Boost Software Licence 1.0 (BSL1.0)
To ensure that if the User develops a program and chooses to release their source code, any original code (including any modifications or derivatives) remains subject to the terms of the Boost licence (that is, everyone can use it freely).
- Grants users rights to use, reproduce, display, distribute, execute and transmit the software, to prepare derivative works of the software, and to permit third-parties to whom the software is furnished to do so
- Any distribution of the software by the user, in whole or in part, and all derivative works of the software must be on the terms of the Boost License grant.
When should BSL licensed materials be used?
BSL licensed materials may be used where that material simply forms part of your work (eg a BSL licensed library). If you are modifying the BSL licensed material (eg by adding new functionality), then you should be aware that the BSL licence requires you to distribute your derivative works under the BSL licence terms.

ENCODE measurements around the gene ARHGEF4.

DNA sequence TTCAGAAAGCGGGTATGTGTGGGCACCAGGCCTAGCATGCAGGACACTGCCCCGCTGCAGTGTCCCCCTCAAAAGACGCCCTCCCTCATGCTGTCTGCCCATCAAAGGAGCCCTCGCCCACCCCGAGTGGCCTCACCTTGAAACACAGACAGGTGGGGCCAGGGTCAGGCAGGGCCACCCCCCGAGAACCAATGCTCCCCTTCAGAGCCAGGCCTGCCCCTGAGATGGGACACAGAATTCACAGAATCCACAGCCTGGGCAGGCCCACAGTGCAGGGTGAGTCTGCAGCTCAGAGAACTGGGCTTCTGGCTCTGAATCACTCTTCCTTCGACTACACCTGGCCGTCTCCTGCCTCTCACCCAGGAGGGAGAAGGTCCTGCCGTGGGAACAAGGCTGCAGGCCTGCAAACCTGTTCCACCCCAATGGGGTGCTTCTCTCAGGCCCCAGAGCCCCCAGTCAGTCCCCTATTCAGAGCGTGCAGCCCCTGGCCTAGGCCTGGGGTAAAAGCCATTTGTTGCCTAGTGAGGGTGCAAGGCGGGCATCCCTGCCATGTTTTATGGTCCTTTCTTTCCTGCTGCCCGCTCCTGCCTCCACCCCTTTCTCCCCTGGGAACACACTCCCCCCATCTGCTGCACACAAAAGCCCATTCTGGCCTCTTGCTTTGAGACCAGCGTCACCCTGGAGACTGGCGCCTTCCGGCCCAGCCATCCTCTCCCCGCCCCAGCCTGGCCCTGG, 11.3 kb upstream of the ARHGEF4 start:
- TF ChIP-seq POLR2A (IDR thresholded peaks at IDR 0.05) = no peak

When should materials be released under a BSL licence?
The BSD licence may be appropriate if you have developed a generic software (eg a library or an application programming interface) that is suitable for general use, and the risk of that software not working or functioning is low. The BSL licence may not be appropriate if it impacts on any commitments that the University has made to other third parties (eg a industry partner), if your software or material has significant commercial value or if it will be used in a regulated environment (eg healthcare).